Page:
When you work for yourself, can you take time off?

If you’re self-employed — whether you’re a freelancer or a small business owner - it can be difficult to justify taking time off. But with Christmas around the corner, you probably need a break as much as the rest of us. So how do you go about taking time off?

There are many upsides to calling yourself boss. But the downside is a big one. Every year, around the holidays, entrepreneurs learn that it’s tough to take even a week or two off, let alone a longer absence, like maternity leave.

But striking a balance is very important. After all, the dangers of overworking are potentially deadly, with those who work a 55-hour work week facing a 33% increased risk of having a stroke.

If that’s you, you should consider taking a break. So how do you do it?

Plan your time off

The thing that puts many self-employed individuals off of taking a break is the loss of earnings. And when you rely on yourself for your income, a week on the beach means no pay.

But if you figure out your 2017 travel plans by the end of 2016, you can plan your finances accordingly to accommodate this.

Knowing your holiday times at least a few months in advance lets you build that lack of availability into your client proposals too and you might find that giving client notice of your absence means they give you more work in the lead up to your break. This will help to boost the coffers to cover your period away.

Working an extra hour or two each day can also help top up your bank account for when your time off comes around. And watching the pennies ahead of your break will ease the pressure too - its all about budgeting!

Pay yourself the equivalent of a salary

Once you have built up a steady roster of existing clients, pay yourself a monthly “salary” that is one twelfth of your annual earnings.

A predictable pay structure allows you to take holidays without having to worry about covering a lost week of income in any given month.

And, if you find yourself with a substantial amount of money above your account threshold at the end of the year, then maybe it’s worth giving yourself a bonus to tie in with your vacation.

Consider shorter, more frequent breaks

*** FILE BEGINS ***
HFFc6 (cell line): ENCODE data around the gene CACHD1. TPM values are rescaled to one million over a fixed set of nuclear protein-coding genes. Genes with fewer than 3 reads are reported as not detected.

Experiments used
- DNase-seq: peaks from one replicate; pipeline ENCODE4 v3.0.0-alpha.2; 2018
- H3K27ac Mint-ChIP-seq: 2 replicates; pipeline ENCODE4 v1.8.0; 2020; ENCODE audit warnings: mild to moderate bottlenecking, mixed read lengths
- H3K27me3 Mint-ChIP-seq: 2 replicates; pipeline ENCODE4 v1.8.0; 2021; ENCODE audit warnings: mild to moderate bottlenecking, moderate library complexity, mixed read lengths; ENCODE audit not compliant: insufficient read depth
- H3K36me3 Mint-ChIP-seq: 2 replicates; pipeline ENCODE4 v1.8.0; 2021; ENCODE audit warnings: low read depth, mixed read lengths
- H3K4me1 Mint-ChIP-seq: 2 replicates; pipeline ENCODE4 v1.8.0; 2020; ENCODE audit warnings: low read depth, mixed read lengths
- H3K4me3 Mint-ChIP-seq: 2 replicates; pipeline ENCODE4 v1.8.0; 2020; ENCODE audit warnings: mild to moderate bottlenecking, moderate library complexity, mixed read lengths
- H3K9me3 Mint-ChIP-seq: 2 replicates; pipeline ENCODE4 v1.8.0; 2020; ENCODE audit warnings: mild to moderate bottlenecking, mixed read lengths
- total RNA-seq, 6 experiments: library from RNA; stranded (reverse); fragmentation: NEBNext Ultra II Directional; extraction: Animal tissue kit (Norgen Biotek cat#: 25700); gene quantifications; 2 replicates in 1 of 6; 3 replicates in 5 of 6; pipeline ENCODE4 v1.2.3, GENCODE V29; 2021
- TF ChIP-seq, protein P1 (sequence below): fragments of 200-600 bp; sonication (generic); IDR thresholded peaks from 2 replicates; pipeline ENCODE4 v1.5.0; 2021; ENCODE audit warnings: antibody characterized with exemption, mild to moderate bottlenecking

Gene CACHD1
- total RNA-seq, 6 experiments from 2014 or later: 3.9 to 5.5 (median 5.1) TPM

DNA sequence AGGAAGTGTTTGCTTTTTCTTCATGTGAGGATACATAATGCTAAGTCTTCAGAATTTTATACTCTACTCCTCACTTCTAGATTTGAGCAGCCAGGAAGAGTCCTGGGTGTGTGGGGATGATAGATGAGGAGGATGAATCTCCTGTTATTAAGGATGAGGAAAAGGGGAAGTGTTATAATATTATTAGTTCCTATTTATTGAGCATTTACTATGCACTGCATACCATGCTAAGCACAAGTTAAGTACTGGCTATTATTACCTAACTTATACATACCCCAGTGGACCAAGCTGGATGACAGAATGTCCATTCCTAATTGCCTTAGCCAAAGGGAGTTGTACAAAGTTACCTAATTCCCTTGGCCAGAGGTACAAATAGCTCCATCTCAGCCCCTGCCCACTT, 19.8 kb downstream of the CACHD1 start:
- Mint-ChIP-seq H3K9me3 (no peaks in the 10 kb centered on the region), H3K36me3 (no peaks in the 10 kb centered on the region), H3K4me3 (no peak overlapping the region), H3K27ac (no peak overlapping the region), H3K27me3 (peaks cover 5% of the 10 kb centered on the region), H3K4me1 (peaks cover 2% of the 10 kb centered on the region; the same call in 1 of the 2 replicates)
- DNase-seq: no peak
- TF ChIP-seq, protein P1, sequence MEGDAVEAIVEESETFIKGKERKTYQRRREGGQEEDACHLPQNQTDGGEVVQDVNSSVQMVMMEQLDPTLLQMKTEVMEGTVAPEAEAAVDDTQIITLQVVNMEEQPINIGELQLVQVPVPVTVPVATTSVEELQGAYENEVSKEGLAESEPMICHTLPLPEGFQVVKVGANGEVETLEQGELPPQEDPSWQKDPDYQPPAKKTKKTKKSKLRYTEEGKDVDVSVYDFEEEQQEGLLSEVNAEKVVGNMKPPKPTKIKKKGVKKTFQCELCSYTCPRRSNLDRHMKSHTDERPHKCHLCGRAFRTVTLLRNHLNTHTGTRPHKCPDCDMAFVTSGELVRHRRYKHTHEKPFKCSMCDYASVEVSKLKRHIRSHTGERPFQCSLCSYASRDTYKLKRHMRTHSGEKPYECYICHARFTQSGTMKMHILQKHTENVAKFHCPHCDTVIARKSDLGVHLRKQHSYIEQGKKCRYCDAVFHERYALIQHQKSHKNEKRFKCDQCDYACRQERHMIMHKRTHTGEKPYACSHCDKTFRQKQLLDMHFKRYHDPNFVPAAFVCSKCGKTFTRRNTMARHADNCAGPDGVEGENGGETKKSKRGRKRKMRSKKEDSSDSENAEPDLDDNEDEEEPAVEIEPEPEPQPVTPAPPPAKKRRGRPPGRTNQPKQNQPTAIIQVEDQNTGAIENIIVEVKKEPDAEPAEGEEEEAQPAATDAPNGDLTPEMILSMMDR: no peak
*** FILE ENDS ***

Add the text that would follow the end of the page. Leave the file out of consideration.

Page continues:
A smattering of long weekends throughout the year could be a better alternative to 10 days in the Bahamas. Although I know which one I would prefer...

Alternatively, taking a vacation from, say, Wednesday to Wednesday means you are in the office on both working weeks but you still get a seven night break.

Get help

Learning to delegate tasks to your staff is a good way to protect your business while you are away. Of course, you might not have staff and you might not want to employ anybody but if this is the case, you can still get help.

Perhaps you could also ask a trusted friend or family member to check your email and voice mail and call your hotel if anything disastrous happens?

Down tools

Taking time off means stopping all work-related activities. Yes, even your emails! After all, unless you learn to switch off, you won’t feel recharged.

Learn how to set an Out of Office message on your email system which specifies dates and promises to contact the sender as soon as you are home.

Time it to match your clients

An estimated 900,000 people work on Christmas Day, a jump of 5% over the past three years, according to a report published by the TUC in 2015.

But for the vast majority of us, Christmas is an ideal time of the year to shut up shop because chances are many of your clients will be doing the same.

If you do get a break this December, we wish you a nice, relaxing one. And we look forward to hearing from you, refreshed and revitalised, in the new year!

Merry Christmas!